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Well, it definitely came from Duckworks, in four sealed ziplock and unmarked bags. I used one of the bags. This was purchased about 8 years ago. Now I will hunt the paperwork. I am pretty sure it was sold as Maple or Oak wood flour and I doubt I would have bought Pine, but I might have if it was cheep enough and I was experimenting at the time.

 

I cannot locate this Duckworks invoice. I trust that Chuck is correct as my memory is often missing a bolt or two. I was building several boats and had this flour sometime in 2004 or 2005, as a guess. I wonder if Chuck can locate my order from back then?

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When mixing wood flour, you can play with the color by adding talc, corn starch, wheat flour (or other cooking flour) all of which tend to lighten it up. If you use talc (yes, baby powder), it will dramatically smooth out the mixture, if the wood flour is on the coarse side. To darken it you can use dies or dry pigments. These can be purchased at artist supply outfits and online. I don't use the dies, but do use the powdered pigments and they work good, if colors are important to you. I need to them to match stuff during repairs. The nice thing about these pigments is "what you mix is what you get". In other words, once the pigment is added, it doesn't change color as it dries, like stains can. Mix the dry pigment into the resin first, before adding hardener (I'm not sure why, but it's what I've been told).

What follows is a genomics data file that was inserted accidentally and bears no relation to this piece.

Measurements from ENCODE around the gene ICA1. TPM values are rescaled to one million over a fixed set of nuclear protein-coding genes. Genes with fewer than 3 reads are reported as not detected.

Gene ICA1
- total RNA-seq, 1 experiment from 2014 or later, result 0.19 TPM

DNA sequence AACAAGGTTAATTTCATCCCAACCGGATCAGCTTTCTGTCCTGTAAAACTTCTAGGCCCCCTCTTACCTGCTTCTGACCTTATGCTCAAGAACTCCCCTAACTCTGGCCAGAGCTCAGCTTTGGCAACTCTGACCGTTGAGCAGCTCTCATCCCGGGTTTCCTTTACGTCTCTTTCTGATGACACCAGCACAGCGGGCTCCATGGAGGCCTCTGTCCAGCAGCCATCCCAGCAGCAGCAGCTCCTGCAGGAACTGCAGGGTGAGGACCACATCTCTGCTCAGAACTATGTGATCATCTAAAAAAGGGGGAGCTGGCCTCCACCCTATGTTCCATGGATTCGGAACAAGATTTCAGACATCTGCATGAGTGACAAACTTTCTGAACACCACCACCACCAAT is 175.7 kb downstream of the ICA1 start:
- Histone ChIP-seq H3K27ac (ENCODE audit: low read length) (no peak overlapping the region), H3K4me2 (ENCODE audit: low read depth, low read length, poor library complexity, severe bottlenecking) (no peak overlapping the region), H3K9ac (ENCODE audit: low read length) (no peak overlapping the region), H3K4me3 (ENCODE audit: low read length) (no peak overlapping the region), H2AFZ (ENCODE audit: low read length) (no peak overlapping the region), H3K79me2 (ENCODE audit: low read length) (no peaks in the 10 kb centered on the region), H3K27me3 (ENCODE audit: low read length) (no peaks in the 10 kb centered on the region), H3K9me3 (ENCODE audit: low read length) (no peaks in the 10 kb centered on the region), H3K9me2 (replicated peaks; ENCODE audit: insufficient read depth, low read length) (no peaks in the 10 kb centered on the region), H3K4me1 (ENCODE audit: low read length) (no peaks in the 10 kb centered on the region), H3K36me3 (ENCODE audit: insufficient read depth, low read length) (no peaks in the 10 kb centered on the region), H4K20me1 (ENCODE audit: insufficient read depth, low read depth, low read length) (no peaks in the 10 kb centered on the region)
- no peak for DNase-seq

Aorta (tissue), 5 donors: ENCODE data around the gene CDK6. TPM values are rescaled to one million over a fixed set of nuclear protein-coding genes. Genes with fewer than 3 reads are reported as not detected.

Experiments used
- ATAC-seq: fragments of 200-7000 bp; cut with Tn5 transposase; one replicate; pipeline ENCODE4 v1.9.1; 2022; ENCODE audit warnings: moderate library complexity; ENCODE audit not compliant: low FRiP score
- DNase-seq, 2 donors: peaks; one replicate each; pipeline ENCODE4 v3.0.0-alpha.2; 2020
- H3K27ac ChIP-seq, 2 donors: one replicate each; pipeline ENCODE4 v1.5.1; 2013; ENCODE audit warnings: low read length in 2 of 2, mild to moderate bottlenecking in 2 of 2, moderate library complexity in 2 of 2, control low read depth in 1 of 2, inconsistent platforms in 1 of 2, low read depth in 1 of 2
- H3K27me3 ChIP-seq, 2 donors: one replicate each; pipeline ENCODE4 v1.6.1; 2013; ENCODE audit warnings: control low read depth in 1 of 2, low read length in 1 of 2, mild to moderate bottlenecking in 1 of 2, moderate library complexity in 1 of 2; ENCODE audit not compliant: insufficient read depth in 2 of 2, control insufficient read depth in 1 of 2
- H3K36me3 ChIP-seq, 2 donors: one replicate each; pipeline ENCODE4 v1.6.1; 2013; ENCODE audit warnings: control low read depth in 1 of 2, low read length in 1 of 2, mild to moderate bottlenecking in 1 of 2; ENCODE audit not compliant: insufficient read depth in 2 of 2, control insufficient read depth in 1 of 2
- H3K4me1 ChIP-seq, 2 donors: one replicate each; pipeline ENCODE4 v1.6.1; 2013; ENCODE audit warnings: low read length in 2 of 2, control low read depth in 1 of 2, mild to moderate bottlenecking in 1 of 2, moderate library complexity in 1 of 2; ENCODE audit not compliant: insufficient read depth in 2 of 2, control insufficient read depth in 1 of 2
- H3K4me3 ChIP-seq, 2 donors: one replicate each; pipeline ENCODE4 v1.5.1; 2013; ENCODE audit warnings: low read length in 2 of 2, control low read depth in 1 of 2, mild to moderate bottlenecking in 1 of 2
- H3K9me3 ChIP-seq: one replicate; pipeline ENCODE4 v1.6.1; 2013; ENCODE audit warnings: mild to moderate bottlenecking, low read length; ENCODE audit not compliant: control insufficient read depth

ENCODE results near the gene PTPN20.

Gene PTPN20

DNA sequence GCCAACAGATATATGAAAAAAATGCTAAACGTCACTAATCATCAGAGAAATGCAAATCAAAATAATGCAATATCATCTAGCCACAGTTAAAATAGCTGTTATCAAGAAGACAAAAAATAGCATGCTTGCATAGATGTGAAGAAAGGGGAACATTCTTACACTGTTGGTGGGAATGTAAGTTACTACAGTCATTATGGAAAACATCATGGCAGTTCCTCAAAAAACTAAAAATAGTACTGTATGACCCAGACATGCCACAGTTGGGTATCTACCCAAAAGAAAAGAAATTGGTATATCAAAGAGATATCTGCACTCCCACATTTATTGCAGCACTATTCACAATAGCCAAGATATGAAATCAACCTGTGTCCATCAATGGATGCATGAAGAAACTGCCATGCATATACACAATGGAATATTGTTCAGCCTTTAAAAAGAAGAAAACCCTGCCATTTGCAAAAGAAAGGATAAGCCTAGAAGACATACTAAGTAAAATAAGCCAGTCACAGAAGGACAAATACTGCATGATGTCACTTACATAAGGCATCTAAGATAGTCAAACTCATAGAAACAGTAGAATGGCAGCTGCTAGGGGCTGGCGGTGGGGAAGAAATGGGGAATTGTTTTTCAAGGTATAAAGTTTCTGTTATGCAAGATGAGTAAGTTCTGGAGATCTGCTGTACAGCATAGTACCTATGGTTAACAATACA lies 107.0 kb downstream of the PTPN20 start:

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Paul.......aside from what a person uses to make his fillets, I've found references to what is essentially scantling recommendations for sizing the fillet to the plywood being glued.

 

One reference is the radius of the fillet should be 3x the thickness of the plywood. Example......fillet for 1/4 inch plywood should have a radius of 1/4 inch x 3 or 3/4 inches, meaning the diameter of the tool would have to be 1 1/2 inches. For 1/2 inch plywood, radius would be 1.5 inches, or nearly 3 inches in diameter.

 

Second version of the story is the depth of the fillet needs to be equal to, or no less than 75% the thickness of the plywood being glued. That too would require a large radius fillet tool and even larger if the angle of the two pieces is greater than 90 degrees.